Dolphins Sign Knowshon Moreno
The former first-round running back had been a disappointment in Denver for much of his career. He barely cracked 4.0 yards per carry for his career heading into 2013, and he seemed to be buried on the depth chart heading into camp. Perhaps we should have put more stock into the way he finished 2012, however — 471 total yards and three touchdowns over his final four games — in order to project his 2013 season.
To wit, Moreno earned the starting gig in the preseason and had a career year, coming in fifth in the league in total yards (1,586) and tied for third in touchdowns (13). He was the Yin to Manning’s Yang in a record-breaking offense, often trusted to deliver in big game situations.
Despite the great season, Moreno was given little more than a pat on the back and a thank you note on his way out of Denver. The Broncos made no attempt to keep him in the fold with the younger Montee Ball and Ronnie Hillman ready to take bigger roles, and Moreno found himself floundering in a weak running back market.
The Miami Dolphins finally threw him a lifeline last week, however, inking Moreno to a one-year, $3 million deal. The Dolphins needed an upgrade to their backfield, and they got one in the 26-year-old back. Of course, any car seems like an upgrade when you drive a Pinto.
Miami boasted the 26th-ranked rushing offense last season. Lamar Miller disappointed in his second season, averaging just 4.0 yards per carry (YPC), and Daniel Thomas was his usual plodding self, though his 3.7 YPC was a career high. Neither was particularly palatable as a blocker or pass-catcher, which is a big reason why Moreno was brought on board. But how much can we trust his numbers from last season?
It’s no small coincidence that Moreno’s fantastic year came when defenses had to account for a balefire passing offense.
192 of Knowshon Moreno’s 242 carries last year came with 6 men or fewer in the box.
— Christopher Harris (@CHarrisESPN) March 27, 2014
It’s safe to say opposing defenses won’t be nearly as scared of Ryan Tannehill, even if he continues to improve in his third season. Moreno averaged just 4.3 YPC — decent, but not great — despite facing short-man fronts on most running plays. He has seen his overall PFF rating improve each of the past four seasons, culminating in the 15th-best rating in the NFL last season (+9.9). But his 23.6 elusive rating and 25.0 breakaway percentage are pedestrian numbers, and he managed just 2.0 yards after contact per carry, among the worst in the league.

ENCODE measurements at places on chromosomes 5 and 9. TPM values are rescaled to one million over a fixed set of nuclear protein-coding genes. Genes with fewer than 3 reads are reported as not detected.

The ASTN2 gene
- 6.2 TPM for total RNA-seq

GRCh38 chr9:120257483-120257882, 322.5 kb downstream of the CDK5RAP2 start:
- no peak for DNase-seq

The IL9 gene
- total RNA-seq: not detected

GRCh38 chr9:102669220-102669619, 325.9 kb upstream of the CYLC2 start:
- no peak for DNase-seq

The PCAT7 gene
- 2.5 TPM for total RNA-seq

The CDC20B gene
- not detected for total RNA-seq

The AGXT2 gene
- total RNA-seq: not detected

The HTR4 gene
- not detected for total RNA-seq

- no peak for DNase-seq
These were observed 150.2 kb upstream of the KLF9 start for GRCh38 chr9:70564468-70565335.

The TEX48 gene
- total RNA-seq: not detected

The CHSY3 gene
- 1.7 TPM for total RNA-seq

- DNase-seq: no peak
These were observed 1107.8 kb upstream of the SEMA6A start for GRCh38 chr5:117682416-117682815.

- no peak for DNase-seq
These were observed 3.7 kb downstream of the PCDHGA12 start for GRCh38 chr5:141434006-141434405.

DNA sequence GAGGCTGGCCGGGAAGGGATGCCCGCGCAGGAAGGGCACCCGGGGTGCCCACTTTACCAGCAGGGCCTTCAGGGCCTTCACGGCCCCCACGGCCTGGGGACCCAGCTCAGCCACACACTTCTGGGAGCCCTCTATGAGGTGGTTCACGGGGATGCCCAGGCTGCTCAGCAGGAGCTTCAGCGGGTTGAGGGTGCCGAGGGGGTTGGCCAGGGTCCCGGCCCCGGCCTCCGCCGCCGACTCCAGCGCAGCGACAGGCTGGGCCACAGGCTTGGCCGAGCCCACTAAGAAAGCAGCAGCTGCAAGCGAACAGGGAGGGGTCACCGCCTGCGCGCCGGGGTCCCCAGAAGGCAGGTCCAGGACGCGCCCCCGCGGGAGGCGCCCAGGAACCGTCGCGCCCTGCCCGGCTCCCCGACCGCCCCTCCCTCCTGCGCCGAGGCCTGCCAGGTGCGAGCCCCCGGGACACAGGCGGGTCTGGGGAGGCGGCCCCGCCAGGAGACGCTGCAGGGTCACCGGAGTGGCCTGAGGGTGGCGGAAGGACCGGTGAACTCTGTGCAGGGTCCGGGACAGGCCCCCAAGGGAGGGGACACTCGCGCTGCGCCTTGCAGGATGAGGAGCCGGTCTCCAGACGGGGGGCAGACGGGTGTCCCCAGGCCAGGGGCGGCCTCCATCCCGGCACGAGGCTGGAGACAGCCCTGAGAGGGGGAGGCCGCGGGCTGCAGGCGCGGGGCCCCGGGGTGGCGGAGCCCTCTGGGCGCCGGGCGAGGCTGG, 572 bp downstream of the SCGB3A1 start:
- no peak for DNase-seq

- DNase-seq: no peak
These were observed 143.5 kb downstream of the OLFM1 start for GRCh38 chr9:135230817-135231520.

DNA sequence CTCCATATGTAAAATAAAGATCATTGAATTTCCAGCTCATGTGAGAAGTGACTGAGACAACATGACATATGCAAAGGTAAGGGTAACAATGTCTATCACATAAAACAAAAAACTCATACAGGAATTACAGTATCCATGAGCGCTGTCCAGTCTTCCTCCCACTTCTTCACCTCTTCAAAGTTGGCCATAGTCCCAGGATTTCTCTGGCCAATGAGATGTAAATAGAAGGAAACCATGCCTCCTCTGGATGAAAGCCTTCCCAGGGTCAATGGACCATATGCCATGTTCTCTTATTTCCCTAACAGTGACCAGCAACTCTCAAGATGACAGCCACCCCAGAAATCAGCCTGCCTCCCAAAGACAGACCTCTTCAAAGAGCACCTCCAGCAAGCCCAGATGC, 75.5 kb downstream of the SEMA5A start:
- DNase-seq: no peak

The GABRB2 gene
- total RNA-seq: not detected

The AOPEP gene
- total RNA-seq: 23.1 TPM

Then there is the fact the Dolphins utilized their running backs like a politician making promises last season — that is to say, there was no telling when Miller or Thomas would get more playing time and touches in a game. Twenty-two carries against the New York Jets in Week 13 gave way to just six against the Pittsburgh Steelers the following week for Miller, for example.
Of course, Mike Sherman — Miami’s offensive architect of failure over the past two seasons — is gone, replaced by offensive coordinator Bill Lazor. He comes from the Philadelphia Eagles, a team that led the league in rushing last season. Of course, it helps having one of the best running backs in the league anchoring the run game. Moreno is no LeSean McCoy.
Quality of running back notwithstanding, the Eagles were a far more balanced team than the Dolphins last season. Philadelphia almost had an even 50-50 split between passing and rushing attempts, while Miami had the fourth-highest pass-to-run ratio at 37 percent. More balance means more rushing attempts to split. With Moreno’s pass-blocking abilities surpassing both Thomas’ and Miller’s, he figures to get the most playing time in Miami. He is also adept at catching the ball out of the backfield, as evidenced by his 60 receptions last season.
All that to say, Moreno is a safe bet to lead Miami in touches next season, barring injury of course. Opportunity is key to fantasy value, but so is reality — Moreno is not a top running back, despite what his 2013 statistics might say. Perhaps of equal importance, even an improved offense in Miami is still far worse than the one from whence he came.
A statistical regression is coming for him. Beware.